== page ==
Pavlik knocks out Lockett to retain middleweight title

Kelly Pavlik got back on the knockout path Saturday night in the third round of his first title defence, stopping unheralded Welshman Gary Lockett with a punishing assault before a raucous crowd at Boardwalk Hall.

Kelly Pavlik is both the middleweight king and the new chairman of the boardwalk.

Pavlik got back on the knockout path in the third round of his first title defence Saturday night, stopping unheralded Welshman Gary Lockett with a punishing assault before a raucous crowd at Boardwalk Hall in Atlantic City, N.J.

Nearly everyone considered Lockett a mere tune-up for the hard-punching Pavlik, who captured the WBC and WBO versions of the middleweight championship when he stopped previously unbeaten Permian Taylor in the same building last September.

Lockett did little to prove the contrary.

Coming off a 12-round decision of Taylor in a catch-weight rematch, the first time Pavlik (34-0, 30 KOs) had failed to stop an opponent in 10 fights, the humble hero of Youngstown, Ohio, stunned Lockett (30-2) in the opening round, dropped him to a knee twice in the second, and was set to do even more damage in the third when Lockett's corner threw in the towel.

"My jab was working. It helped me to set up a lot of things," Pavlik said. "It stopped him in his tracks. I was catching him with good shots. He was smart to take a knee when I hurt him. I knew each time he took a knee I had buzzed him."

Upset not in the cards

On a day in which 38-1 long-shot Da' Tara robbed horse racing of a Triple Crown, there would be no such upset in what has long been considered one of boxing's glamour divisions.

Pavlik walked confidently into Boardwalk Hall to the same kind of thunderous reception that retired brawler Arturo Gatti once enjoyed, with dozens of fans holding up homemade signs touting "our champion" and "the best in boxing."

He didn't disappoint, using his left jab to close the distance from the opening bell, drawing Lockett inside. He kept following with big right hands, backing the smaller Welshman into a corner midway through the opening round.

"I just couldn't see the shots coming," Lockett said.

The second round was much the same, Lockett twice going down to catch his breath from the constant push by Pavlik. The crowd booed lustily the second time, and Lockett got up with about five seconds to go in the round.

He wouldn't make it much further.

Lockett went down again early in the third round, and even though he struggled to his feet along the ropes, he clearly had enough. The referee called the fight 1:40 into the round.

"He was a dangerous fighter," Pavlik said. "He can pop."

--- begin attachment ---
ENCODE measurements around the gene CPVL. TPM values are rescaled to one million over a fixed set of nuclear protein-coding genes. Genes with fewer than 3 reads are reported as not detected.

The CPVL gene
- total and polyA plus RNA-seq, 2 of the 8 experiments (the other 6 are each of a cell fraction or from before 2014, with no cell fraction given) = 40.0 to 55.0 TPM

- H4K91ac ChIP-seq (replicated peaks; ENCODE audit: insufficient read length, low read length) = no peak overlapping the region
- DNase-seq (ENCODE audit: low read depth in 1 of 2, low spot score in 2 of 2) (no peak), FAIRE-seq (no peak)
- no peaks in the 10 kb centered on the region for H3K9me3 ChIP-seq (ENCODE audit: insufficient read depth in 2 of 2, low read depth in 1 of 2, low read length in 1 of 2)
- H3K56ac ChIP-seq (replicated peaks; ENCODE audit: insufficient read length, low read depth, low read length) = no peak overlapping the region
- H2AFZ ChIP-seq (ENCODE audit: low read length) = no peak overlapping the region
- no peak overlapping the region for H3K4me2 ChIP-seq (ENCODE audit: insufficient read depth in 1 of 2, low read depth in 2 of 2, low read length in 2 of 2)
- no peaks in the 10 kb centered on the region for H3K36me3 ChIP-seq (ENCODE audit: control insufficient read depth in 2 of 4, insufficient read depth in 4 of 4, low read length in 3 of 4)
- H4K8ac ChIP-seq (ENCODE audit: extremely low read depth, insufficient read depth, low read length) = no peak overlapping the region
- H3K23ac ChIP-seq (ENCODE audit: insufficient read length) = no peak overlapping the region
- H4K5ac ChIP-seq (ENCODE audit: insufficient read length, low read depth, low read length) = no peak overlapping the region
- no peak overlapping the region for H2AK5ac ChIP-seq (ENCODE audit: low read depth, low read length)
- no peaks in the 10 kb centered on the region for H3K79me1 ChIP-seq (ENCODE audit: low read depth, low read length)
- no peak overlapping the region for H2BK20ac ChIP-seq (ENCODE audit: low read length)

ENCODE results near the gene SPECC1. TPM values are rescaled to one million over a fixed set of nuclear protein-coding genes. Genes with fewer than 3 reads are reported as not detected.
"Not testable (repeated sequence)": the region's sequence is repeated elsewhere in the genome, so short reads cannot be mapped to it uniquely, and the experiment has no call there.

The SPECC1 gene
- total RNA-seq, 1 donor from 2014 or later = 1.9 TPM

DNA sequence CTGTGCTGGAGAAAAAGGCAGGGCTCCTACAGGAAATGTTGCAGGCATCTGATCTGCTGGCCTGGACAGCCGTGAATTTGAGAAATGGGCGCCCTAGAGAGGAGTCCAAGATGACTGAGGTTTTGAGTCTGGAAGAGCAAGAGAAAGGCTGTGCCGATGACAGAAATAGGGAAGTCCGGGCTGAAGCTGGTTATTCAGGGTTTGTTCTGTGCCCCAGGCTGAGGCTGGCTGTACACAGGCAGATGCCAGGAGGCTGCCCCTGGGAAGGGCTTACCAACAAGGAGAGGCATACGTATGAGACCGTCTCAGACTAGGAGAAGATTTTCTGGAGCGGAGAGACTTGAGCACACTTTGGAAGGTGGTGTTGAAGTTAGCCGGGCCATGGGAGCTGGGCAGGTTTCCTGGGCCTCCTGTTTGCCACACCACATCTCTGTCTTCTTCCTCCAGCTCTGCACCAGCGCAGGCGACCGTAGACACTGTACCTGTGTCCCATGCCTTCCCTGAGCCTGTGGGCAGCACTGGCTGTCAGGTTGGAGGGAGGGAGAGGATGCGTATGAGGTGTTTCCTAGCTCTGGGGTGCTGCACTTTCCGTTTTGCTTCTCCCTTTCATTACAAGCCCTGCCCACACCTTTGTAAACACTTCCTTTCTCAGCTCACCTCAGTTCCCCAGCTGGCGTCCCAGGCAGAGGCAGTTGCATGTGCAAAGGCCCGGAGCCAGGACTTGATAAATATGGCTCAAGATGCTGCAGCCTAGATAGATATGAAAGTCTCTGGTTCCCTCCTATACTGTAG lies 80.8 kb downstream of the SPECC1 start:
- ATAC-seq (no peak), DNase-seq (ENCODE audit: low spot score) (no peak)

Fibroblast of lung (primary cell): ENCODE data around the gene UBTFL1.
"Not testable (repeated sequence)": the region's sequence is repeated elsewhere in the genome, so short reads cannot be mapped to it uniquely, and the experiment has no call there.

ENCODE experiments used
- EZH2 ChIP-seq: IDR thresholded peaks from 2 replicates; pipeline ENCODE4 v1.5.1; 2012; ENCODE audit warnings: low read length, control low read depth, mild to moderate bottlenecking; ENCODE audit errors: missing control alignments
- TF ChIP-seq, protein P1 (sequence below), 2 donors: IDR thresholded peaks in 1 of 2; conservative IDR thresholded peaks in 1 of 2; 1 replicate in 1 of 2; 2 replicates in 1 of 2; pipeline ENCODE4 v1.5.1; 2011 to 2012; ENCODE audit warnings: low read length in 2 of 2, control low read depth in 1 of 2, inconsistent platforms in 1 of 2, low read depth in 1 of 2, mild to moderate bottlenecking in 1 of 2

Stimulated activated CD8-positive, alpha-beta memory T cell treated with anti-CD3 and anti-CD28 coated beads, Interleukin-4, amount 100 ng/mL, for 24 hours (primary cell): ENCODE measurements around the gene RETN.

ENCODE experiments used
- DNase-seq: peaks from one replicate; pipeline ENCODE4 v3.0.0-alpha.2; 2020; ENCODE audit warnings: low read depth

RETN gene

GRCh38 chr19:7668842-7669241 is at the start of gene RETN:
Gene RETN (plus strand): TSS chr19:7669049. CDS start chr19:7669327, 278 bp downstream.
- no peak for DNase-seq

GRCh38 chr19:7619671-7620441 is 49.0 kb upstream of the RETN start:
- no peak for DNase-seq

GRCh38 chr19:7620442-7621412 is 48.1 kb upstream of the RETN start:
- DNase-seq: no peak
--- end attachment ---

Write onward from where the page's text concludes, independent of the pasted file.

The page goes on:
Pavlik becoming fan favourite

With "Lift Our Spirits" inked across his shoulders, Pavlik not only has become the inspiration of hardworking folks in Youngstown and the rest of the rust belt, but of thousands of fight fans who see in him a chance to return boxing to a prominent place in sports.

There's certainly an opening at the top of the bill. Welterweight titleholder Floyd Mayweather Jr., considered by many the pound-for-pound king, stunned everybody by announcing his retirement a day earlier. And Oscar De La Hoya, the most popular fighter of his era, plans to fight just twice more this year before calling it quits.

Even Joe Calzaghe, another Welshman considered the best in two divisions and a potential fall opponent for Pavlik, plans to retire after this year.

Promoter Bob Arum's choice to put Lockett in against Pavlik surprised nearly everyone, including Lockett, who had the WBO No. 1 ranking despite having no notable victory and never having fought outside Europe.

But popular Irish fighter John Duddy was badly cut in a fight a few months ago, taking him off the list of potential opponents.

Lockett slid into place after winning 14 straight over the last six years, a record that looked good on paper.

Known for his own knockout power, Lockett was certainly right when he predicted that the fight wouldn't go the distance, one way or the other.

"He's a fabulous fighter," Lockett said. "Every time I threw punches it seemed like he was making me pay for it."

Pavlik has said he'd like to follow in the footsteps of Bernard Hopkins by unifying the division, which would mean future matchups with WBA champ Felix Sturm and IBF champ Arthur Abraham. But Arum is already talking to Warren about a potential fall fight against Calzaghe, the 168-pound king fresh off a light heavyweight win over Hopkins.

Whatever is next for Pavlik, one thing is clear: He's quickly becoming one of the most popular, and most bankable, stars in the sport.

"Whoever they throw in front of me," Pavlik said. "Who have I turned down? Nobody."